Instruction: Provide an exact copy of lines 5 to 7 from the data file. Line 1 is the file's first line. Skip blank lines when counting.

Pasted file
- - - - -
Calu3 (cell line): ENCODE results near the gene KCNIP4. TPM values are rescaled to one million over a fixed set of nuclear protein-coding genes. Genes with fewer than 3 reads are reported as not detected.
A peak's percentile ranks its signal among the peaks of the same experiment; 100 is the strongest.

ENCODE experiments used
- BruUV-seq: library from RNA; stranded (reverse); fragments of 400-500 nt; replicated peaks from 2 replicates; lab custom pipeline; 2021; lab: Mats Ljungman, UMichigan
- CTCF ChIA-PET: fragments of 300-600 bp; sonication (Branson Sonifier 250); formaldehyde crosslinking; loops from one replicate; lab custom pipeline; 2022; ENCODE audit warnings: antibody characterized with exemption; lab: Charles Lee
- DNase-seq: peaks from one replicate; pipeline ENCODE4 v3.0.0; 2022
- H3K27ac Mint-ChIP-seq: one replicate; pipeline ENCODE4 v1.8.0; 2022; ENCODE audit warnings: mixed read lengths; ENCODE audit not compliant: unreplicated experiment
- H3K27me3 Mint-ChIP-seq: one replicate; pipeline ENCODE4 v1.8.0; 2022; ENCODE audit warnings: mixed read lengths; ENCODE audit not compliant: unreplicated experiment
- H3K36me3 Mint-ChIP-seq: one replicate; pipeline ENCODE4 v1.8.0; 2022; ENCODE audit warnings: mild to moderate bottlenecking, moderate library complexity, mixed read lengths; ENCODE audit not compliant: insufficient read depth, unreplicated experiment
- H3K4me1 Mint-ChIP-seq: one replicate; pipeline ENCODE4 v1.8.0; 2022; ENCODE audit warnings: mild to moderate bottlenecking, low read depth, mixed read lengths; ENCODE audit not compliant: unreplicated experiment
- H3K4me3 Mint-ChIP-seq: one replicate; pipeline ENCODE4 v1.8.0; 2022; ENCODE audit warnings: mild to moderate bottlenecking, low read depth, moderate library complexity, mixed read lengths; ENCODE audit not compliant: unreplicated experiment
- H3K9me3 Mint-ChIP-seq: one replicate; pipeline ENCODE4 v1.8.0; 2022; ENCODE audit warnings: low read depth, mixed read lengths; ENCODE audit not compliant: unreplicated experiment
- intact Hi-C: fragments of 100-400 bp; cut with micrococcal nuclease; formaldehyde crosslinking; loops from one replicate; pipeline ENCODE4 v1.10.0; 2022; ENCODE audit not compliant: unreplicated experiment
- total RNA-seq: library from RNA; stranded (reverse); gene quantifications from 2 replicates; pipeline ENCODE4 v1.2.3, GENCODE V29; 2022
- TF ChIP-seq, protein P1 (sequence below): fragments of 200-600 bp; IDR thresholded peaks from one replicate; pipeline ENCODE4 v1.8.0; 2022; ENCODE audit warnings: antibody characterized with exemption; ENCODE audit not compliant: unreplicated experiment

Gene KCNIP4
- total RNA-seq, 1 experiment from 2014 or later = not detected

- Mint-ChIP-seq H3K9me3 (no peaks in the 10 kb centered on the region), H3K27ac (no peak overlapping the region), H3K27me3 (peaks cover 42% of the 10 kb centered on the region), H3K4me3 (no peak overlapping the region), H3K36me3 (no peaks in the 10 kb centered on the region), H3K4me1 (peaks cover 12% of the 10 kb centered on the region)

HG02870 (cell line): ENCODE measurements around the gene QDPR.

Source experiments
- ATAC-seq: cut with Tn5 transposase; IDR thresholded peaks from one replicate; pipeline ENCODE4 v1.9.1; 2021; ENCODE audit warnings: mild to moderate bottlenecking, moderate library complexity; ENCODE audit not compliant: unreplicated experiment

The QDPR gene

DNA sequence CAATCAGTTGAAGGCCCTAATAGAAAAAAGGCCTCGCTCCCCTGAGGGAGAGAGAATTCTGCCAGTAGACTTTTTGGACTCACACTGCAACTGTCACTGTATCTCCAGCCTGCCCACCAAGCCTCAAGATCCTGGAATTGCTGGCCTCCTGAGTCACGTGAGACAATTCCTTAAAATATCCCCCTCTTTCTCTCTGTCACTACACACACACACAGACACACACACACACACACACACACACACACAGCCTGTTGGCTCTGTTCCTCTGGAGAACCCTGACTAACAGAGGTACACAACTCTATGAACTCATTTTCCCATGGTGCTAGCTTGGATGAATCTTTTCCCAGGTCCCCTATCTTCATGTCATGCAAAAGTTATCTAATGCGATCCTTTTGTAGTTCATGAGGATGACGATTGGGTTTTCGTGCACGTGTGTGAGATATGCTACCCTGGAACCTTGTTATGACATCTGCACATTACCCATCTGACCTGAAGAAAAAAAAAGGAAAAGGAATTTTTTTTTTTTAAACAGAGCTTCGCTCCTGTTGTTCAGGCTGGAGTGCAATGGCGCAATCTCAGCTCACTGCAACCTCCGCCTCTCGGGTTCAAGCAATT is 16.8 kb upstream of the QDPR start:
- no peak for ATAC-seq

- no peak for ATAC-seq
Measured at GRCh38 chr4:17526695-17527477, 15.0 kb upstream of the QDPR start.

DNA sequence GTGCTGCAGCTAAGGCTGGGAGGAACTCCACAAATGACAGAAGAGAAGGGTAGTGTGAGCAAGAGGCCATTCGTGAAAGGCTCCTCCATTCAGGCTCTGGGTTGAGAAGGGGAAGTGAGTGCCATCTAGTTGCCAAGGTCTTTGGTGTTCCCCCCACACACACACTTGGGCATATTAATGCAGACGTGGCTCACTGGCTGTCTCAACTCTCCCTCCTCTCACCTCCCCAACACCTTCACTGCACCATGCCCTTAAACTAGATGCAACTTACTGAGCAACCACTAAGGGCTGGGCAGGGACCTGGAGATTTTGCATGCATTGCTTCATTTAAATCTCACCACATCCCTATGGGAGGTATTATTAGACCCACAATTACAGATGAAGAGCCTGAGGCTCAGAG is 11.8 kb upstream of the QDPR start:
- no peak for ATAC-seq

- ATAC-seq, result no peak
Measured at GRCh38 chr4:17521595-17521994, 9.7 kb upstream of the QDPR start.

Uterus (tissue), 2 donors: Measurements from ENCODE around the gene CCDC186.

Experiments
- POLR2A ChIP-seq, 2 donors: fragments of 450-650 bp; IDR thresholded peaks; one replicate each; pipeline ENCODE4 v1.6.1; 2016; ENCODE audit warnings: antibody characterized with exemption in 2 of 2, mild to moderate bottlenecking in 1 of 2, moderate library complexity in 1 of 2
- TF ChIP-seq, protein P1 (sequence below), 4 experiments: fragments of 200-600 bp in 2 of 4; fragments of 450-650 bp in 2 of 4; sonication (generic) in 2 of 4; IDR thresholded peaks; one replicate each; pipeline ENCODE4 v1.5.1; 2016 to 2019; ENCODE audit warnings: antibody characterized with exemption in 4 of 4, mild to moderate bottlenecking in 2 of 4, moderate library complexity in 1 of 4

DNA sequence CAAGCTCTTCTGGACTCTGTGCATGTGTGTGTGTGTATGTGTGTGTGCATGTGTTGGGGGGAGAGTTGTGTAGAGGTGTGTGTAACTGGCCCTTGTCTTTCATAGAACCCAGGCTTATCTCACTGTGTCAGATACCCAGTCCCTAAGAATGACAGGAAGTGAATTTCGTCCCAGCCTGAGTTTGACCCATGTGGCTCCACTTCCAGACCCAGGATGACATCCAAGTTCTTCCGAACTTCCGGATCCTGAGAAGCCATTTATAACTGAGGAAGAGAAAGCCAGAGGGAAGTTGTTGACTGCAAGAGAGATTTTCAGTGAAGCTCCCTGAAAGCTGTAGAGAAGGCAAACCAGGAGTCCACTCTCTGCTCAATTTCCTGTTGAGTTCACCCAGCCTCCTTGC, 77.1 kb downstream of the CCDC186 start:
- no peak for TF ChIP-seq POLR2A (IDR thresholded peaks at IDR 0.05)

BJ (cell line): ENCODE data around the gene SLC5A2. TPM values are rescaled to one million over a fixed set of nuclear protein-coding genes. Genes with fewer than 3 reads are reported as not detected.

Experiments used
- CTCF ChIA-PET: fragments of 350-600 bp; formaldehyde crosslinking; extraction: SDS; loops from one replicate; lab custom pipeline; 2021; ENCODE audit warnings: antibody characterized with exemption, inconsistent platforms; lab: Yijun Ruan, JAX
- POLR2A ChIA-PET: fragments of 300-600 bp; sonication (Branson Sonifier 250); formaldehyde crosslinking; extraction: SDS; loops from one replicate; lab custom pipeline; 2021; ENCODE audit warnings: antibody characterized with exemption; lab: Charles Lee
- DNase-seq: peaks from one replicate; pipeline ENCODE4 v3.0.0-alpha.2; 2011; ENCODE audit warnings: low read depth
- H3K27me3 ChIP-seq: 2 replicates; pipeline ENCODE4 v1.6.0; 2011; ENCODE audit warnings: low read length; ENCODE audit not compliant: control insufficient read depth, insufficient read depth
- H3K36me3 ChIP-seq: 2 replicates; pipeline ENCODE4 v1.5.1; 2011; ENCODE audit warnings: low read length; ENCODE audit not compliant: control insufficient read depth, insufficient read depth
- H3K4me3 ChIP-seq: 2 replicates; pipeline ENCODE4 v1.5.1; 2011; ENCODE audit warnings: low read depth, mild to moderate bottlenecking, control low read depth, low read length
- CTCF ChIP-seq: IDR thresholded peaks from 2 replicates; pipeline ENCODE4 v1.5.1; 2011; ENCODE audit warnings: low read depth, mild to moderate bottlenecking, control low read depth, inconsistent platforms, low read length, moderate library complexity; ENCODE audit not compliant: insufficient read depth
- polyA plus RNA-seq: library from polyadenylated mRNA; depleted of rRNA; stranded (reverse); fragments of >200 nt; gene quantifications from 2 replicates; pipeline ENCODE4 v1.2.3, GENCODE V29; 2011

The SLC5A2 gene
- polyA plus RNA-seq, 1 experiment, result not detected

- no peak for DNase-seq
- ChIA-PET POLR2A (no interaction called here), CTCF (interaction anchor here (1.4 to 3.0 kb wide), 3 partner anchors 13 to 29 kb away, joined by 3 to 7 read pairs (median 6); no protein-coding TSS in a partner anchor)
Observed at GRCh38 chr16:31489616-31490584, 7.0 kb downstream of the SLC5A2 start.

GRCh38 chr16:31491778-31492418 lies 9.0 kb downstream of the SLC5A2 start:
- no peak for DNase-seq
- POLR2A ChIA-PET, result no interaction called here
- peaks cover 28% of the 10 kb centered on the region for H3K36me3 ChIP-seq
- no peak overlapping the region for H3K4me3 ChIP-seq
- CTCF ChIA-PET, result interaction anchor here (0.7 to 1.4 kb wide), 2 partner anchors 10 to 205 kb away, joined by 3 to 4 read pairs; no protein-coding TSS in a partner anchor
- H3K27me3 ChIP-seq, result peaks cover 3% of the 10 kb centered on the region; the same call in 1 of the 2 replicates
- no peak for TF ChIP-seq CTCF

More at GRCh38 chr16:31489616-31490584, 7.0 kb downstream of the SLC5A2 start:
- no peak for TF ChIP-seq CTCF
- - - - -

- CTCF ChIA-PET: fragments of 300-600 bp; sonication (Branson Sonifier 250); formaldehyde crosslinking; loops from one replicate; lab custom pipeline; 2022; ENCODE audit warnings: antibody characterized with exemption; lab: Charles Lee
- DNase-seq: peaks from one replicate; pipeline ENCODE4 v3.0.0; 2022
- H3K27ac Mint-ChIP-seq: one replicate; pipeline ENCODE4 v1.8.0; 2022; ENCODE audit warnings: mixed read lengths; ENCODE audit not compliant: unreplicated experiment